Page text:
Keep these 12 tips in mind at your next networking event and see if you don’t start to see a huge increase in overall networking effectiveness.
I attend a lot of networking events as a young entrepreneur.
Most of them are local networking events put on by the chamber of commerce, young professionals organizations, or any other number of community events that I think might be good exposure for me or seedling company.
There is a time and place for the cold call or pressure pitch, but effective networking involves so much more than trying to perfect your sales pitch or make your next sale in a room full of other business people.
Networking is all about building real life relationships and creating credibility in the brand of you! Social networking is good but real world networking is still the real king. At least for a little while longer.
So if you are someone who is always looking to learn more, meet new people and build your personal network, then here are 12 tips that are field tested and battle approved to help you generate more leads at your next networking event.
1. Work the room
I know first hand how cliquey these things can get, so make sure you aren’t just showing up to talk to friends.
You want to make sure you are moving from conversation to conversation and group to group in order to meet as many new people as possible.
I’m not saying you can’t stop and chat with friends, clients, and other familiar faces but you should make sure you introduce yourself to a few new people at each event and make sure to make it around the whole room at least once.
2. Quit selling for a few hours
It wont take long to start being avoided like the plague if you go to networking events with the intent of selling people every time you talk to them.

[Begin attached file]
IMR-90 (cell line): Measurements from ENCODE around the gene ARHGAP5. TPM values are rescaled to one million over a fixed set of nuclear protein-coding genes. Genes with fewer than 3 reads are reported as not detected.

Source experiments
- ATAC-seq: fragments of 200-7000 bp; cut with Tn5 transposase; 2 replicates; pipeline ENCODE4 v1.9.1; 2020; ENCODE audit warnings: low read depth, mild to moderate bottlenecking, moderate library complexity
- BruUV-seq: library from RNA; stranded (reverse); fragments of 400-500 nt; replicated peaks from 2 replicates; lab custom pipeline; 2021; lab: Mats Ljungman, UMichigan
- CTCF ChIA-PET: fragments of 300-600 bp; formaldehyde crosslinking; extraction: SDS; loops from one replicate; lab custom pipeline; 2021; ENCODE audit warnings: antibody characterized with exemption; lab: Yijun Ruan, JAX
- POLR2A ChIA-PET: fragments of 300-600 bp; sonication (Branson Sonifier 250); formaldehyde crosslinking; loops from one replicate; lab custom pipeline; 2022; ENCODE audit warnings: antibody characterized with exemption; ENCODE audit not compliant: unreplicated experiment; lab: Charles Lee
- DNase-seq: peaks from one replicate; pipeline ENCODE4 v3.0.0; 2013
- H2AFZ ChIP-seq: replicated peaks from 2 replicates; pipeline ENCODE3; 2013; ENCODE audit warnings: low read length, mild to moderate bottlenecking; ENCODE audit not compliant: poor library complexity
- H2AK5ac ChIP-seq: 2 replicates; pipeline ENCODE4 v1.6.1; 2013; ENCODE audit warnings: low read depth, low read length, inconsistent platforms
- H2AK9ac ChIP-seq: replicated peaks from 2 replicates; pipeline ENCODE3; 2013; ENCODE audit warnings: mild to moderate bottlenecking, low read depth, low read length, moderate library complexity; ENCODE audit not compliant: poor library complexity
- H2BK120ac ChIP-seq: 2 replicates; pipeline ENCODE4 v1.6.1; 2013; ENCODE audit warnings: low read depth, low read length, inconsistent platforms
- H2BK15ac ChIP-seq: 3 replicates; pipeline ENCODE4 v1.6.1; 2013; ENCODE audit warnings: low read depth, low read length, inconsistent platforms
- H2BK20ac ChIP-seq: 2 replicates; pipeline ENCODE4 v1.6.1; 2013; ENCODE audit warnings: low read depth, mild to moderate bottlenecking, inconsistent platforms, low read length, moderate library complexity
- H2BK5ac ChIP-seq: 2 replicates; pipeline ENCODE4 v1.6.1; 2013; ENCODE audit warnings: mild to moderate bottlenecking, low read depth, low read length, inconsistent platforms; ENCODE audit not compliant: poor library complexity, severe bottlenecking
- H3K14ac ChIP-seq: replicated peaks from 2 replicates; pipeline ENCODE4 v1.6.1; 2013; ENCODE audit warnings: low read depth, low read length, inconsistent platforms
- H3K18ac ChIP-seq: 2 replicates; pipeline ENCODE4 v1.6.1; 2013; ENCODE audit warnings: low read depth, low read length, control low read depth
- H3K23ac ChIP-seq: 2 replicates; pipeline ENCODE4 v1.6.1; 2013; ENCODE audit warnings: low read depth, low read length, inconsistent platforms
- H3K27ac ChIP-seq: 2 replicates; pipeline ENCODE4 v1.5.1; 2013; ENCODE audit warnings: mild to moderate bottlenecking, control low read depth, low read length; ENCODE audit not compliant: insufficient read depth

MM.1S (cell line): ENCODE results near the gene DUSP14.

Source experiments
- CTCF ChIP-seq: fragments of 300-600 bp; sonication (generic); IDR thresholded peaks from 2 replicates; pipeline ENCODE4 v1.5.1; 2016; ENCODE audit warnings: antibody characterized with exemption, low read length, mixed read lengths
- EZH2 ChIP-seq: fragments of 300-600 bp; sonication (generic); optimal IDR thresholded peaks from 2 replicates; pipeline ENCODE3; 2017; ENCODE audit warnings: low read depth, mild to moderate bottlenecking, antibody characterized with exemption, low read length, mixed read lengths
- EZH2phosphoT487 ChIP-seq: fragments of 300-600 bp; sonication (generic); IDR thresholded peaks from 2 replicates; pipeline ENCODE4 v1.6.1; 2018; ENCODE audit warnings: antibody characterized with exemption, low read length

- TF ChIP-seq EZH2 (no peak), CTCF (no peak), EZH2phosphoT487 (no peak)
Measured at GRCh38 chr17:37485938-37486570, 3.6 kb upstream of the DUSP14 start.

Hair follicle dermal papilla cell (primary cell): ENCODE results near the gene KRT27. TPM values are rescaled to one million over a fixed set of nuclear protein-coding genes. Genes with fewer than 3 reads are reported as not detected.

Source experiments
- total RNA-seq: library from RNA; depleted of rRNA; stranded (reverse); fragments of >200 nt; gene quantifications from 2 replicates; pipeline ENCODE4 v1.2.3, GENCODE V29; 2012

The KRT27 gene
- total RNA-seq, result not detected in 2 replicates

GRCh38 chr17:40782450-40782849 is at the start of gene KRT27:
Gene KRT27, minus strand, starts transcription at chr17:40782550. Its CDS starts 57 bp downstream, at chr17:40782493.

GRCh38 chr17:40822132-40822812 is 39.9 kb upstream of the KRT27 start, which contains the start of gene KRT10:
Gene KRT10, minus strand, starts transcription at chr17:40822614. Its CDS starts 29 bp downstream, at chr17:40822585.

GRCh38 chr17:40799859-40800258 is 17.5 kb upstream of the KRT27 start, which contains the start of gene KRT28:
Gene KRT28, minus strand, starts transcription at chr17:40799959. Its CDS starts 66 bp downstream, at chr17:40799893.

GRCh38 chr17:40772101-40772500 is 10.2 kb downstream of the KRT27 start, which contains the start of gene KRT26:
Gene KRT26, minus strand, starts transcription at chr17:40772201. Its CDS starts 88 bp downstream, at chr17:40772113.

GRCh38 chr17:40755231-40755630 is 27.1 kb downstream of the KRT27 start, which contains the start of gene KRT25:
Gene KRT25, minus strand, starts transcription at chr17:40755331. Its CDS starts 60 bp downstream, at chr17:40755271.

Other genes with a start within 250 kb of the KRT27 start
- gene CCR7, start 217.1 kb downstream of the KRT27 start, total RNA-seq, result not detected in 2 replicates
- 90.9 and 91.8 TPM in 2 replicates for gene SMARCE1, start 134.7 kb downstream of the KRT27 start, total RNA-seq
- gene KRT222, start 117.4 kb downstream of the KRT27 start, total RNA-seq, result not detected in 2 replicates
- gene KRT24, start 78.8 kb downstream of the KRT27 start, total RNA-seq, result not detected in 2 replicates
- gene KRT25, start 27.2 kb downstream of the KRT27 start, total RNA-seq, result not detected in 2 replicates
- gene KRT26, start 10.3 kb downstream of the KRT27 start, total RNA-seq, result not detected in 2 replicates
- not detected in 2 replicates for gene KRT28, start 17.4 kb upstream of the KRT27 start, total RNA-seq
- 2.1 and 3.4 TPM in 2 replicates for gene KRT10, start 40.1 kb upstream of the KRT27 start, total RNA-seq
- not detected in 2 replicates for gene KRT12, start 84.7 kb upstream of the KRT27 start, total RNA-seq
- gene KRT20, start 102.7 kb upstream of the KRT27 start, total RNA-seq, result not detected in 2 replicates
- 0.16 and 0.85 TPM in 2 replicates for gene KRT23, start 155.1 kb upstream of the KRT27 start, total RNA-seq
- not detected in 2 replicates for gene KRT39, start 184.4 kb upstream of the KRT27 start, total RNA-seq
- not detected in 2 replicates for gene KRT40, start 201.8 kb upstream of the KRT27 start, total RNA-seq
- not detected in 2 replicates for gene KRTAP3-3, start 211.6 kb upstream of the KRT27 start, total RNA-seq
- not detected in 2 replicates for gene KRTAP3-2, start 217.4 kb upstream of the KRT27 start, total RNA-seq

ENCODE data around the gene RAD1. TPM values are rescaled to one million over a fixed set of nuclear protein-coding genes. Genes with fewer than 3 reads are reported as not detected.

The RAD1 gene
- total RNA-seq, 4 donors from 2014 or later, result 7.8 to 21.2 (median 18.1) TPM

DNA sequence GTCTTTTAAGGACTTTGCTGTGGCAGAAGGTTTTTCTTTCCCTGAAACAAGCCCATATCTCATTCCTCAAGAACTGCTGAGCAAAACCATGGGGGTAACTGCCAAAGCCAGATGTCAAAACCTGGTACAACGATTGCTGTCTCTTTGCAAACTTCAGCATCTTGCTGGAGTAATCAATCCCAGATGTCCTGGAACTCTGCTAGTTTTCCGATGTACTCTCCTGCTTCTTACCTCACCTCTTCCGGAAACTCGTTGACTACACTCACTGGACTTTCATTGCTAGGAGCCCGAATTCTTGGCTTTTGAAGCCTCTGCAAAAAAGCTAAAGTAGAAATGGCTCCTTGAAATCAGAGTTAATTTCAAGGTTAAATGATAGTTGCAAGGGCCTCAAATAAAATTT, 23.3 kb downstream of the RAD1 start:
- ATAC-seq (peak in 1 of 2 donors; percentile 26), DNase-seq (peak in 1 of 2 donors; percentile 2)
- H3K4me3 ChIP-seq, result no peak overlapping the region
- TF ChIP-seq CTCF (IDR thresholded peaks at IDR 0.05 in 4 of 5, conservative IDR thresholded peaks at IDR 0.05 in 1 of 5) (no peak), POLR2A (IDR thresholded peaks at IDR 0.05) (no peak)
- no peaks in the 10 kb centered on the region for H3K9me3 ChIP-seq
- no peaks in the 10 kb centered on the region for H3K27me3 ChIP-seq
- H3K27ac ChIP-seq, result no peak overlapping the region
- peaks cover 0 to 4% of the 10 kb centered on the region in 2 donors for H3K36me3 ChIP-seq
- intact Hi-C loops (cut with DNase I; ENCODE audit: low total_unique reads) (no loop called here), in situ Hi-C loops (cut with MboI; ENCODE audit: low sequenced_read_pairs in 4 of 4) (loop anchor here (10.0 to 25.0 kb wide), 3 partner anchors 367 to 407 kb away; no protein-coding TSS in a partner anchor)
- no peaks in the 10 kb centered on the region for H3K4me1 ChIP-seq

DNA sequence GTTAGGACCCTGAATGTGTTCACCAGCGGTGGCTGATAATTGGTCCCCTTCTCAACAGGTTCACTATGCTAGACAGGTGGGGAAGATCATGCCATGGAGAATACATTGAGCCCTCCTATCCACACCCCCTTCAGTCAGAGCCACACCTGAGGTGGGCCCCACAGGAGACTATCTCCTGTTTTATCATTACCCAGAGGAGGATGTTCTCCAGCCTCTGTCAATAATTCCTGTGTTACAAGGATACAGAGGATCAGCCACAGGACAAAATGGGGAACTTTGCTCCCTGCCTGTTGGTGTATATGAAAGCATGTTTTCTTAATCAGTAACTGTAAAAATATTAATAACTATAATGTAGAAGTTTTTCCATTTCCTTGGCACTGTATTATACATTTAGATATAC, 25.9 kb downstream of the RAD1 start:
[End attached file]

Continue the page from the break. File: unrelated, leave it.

Make it a point to get to know people and find out about what they do.
Be sure to ask a lot of questions. People always love to talk about themselves. What better way to make a five minute friend then to let them tell you everything about what they do.
3. Set a goal
Before the event you should have an idea in your mind of how many new people you want to talk to but be realistic.
Under no circumstances are you allowed to just walking around, randomly handing cards to everyone you see. Maybe meeting one person is an accomplishment for you. Good. Now you know. Start there and then work your way up as your networking ninja skills start to progress.
4. Talk to a stranger
You can see them wandering around aimlessly at almost every networking event.
Maybe you have even been that awkward person who is trying this networking thing out for the first time yourself.
Don’t be afraid to go up and talk to a random stranger, introduce yourself to someone new or pull someone in to your little group conversation. A friendly gesture like this goes a long way in the new persons eyes and is a signal of leadership to those around you!
5. Sometimes one is plenty
Just because you have a plan to meet a few new people doesn’t mean that if you meet one top level prospect you have to disengage from them in order to continue networking.
You should continue every conversation with anyone you think might be a good contact for you to make, even if it means chatting with them the entire event. You never know when you are going to hit it off with your next new client, referral source or heck, maybe even a new friend.
6. Keep a hit list
You should always have a number of top prospects in mind and know what they look like in case you get a chance to bump in to them at a networking event.
I’m not telling you to stalk anyone, that would be weird. But you won’t find a much better setting to approach someone you are interested in meeting than at an event where people are supposed to meet other people.